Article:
12. Create good memories- I saw this a lot on my senior class trip. That was a good week for me because I allowed it to be. But one girl in particular (though I don’t believe she was the only one) didn’t really allow herself to have a good time. Though that wasn’t the only reason, but as a result, my friendship with her disintegrated within the next two months. We were in Florida, and she chose to sit and mope almost the whole time! I have a lot of good memories because I chose to create them. On my desk here at college, I have pictures with me and my family and friends of some really good memories: my high school graduation, my second trip to Niagara Falls (first trip was really good too), a birthday concert with one of the sweetest girls, and senior prom, among others. All of those pictures make me smile no matter how many time I look at them because of the memories associated with them.
  13. Don’t be afraid to step outside of your comfort zone- One of my favorite quotes says, “Great things never came from comfort zones.” I joke that I have no comfort zone, but that is not entirely true. There are things I’m totally comfortable doing, and things that definitely frighten me a little bit. And there are times I have to do them, especially what I’m not comfortable with. For example, I still get nervous any time I speak publicly. It freaks me out, and my hands and knees get all shaky. However, I’ve given so many speeches in my life that I know how to present myself and not seem as nervous. Even though I’ve done it hundreds of times, it is still outside of my comfort zone.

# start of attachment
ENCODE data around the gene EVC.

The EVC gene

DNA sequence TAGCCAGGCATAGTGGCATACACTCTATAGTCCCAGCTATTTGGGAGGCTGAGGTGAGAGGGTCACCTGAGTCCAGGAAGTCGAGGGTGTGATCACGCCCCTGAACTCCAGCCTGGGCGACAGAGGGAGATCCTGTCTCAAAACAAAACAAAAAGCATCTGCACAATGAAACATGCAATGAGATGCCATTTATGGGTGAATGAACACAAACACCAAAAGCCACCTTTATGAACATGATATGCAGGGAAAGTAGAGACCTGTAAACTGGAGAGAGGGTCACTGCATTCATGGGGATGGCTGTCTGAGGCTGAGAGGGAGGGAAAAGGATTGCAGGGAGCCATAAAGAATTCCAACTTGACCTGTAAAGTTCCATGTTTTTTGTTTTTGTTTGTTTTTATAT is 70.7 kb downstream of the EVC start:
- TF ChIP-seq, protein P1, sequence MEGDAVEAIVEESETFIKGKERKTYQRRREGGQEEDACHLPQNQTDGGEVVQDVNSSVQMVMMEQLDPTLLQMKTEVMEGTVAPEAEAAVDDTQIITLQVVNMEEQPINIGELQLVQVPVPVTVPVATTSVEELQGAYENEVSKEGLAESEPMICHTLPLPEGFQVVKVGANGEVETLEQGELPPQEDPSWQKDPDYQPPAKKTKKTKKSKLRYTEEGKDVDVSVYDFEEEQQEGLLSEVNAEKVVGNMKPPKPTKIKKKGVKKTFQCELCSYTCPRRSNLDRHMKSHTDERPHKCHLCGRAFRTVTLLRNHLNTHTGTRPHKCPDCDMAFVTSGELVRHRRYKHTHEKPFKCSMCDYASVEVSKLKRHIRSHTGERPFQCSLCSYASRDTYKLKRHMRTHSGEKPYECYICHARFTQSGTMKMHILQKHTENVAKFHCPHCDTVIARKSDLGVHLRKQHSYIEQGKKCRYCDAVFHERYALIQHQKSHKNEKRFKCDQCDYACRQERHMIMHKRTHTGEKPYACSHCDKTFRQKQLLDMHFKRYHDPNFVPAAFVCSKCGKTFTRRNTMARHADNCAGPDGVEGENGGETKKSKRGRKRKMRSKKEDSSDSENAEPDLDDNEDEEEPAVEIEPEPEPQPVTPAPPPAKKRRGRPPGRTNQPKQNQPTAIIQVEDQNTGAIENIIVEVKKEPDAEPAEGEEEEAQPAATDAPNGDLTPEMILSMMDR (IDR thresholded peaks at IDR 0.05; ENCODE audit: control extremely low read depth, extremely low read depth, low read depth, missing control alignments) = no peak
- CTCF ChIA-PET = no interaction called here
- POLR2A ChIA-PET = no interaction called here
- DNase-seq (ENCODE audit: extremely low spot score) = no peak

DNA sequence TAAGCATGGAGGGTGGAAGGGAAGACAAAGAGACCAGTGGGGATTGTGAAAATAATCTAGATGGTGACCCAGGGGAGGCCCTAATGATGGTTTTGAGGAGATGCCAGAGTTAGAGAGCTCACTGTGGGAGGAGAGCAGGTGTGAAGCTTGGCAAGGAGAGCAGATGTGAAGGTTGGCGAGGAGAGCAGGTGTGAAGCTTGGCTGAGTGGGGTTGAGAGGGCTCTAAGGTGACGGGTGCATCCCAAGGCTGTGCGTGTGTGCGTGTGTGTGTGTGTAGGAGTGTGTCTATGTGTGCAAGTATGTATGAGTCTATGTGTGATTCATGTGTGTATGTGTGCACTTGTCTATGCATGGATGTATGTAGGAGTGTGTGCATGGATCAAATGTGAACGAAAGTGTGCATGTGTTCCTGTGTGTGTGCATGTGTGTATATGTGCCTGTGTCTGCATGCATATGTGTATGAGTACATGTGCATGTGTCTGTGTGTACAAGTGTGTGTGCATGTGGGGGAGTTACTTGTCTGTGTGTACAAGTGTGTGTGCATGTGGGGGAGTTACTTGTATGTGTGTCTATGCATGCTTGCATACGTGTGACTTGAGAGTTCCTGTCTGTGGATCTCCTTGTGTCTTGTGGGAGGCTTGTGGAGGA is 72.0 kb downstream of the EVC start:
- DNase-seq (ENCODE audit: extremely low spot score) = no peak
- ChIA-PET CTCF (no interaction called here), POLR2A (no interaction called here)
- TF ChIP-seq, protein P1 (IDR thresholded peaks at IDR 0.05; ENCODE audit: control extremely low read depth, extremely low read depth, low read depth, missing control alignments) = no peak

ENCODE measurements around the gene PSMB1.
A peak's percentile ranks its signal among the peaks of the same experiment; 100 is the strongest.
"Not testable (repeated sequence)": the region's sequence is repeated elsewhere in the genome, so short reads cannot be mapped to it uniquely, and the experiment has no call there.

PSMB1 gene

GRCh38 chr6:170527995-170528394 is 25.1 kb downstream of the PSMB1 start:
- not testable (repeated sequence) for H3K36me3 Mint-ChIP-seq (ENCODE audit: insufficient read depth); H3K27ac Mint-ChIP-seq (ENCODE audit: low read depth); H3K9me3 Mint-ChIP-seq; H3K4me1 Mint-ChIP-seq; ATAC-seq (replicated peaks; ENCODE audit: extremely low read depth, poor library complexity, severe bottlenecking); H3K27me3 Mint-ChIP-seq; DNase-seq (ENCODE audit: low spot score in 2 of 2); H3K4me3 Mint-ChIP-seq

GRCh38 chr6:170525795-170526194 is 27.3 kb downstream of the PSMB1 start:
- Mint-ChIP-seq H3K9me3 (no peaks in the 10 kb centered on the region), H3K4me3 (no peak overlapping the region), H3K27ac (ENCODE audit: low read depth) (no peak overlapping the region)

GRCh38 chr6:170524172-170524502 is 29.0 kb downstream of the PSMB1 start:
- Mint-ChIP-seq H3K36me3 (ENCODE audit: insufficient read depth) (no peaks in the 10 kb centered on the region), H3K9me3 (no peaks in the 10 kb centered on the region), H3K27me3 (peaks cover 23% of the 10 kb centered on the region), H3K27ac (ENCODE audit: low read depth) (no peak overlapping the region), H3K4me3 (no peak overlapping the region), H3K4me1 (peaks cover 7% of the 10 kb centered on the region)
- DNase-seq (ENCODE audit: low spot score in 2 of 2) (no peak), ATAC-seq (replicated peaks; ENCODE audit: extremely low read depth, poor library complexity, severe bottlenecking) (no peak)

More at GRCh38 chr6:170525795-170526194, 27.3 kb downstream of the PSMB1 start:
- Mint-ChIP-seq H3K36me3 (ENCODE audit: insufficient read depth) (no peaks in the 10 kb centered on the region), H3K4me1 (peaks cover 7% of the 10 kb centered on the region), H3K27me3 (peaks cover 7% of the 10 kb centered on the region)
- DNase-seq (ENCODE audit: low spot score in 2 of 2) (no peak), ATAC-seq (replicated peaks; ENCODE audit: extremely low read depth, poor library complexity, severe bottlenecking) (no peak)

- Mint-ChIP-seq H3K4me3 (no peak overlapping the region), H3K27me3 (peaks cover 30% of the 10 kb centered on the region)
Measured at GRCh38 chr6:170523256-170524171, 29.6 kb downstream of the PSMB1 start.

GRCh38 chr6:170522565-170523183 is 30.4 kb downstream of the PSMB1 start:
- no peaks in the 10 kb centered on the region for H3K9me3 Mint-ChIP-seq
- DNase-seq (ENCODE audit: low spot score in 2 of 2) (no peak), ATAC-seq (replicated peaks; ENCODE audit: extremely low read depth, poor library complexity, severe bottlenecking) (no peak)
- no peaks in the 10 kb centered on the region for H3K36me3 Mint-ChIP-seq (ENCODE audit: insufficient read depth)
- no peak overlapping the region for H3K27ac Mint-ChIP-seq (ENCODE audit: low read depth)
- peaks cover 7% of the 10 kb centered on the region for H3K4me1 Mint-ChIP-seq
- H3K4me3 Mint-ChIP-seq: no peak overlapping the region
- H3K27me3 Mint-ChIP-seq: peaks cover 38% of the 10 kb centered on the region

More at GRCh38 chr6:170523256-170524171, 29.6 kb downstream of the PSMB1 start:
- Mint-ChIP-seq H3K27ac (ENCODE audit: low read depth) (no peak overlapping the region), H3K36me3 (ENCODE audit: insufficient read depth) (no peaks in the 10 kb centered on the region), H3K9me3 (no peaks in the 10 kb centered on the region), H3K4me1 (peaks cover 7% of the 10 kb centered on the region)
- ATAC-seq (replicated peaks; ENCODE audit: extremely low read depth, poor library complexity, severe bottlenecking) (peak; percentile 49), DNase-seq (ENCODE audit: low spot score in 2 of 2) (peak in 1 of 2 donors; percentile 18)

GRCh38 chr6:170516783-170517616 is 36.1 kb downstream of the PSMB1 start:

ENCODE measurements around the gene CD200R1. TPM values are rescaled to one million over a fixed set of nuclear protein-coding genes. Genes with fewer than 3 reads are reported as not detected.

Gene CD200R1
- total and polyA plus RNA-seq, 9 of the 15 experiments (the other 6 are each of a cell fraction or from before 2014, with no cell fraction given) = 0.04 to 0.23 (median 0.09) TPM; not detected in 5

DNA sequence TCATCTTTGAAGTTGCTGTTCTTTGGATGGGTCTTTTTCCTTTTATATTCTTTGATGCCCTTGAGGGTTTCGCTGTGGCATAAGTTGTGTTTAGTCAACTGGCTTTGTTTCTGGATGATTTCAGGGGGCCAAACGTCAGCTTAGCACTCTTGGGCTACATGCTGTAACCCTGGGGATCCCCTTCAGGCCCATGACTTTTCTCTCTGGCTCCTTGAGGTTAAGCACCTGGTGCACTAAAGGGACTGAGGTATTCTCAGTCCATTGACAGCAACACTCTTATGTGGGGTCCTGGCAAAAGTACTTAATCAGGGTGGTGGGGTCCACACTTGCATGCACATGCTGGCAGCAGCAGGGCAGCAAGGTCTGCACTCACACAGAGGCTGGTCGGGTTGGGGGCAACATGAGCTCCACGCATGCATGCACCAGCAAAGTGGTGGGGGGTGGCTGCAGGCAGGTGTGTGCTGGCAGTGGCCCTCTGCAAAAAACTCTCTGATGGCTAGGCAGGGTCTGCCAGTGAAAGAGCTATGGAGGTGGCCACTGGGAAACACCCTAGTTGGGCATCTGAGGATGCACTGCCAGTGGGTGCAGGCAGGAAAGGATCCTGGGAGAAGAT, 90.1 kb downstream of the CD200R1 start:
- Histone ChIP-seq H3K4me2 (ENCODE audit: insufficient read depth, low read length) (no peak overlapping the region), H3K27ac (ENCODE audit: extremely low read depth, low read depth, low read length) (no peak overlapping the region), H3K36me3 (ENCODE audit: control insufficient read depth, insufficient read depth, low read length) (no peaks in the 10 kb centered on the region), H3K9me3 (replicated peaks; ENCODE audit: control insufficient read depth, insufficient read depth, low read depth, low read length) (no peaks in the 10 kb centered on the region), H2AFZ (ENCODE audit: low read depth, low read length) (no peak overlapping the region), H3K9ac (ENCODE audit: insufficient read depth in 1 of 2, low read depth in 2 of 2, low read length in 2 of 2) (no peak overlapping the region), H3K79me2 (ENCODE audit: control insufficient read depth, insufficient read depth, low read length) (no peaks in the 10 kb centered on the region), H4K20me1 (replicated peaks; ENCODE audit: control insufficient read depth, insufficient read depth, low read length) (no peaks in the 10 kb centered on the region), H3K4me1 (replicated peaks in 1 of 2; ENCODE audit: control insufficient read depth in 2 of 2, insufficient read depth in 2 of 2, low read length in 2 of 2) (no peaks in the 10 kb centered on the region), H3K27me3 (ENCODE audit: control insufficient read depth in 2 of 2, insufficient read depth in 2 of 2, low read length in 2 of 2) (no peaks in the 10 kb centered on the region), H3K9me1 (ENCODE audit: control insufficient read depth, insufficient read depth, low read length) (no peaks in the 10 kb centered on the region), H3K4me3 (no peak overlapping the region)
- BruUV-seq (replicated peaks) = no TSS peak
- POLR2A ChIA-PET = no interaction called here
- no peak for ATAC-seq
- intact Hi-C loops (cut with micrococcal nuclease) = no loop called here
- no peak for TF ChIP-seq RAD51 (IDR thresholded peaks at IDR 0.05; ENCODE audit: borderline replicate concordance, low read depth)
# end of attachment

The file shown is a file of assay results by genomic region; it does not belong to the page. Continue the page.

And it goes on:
14. Practice and perfect new skills- You never get better at doing anything if you don’t work at it. For example, I can braid my hair (and other people’s) a few different ways. However, when I started, it took a long time and it wasn’t always as clean as it is now. There were days that I would redo my hair at least three times before school so that it would be acceptable for me and I wouldn’t mess with it. But now, I can braid my hair in about ten minutes, and it usually takes one try. It looks a lot better because it’s been practiced and perfected. That’s just one example. I could give more, but I hope you understand the point. Nothing gets better unless you work at it to make it so.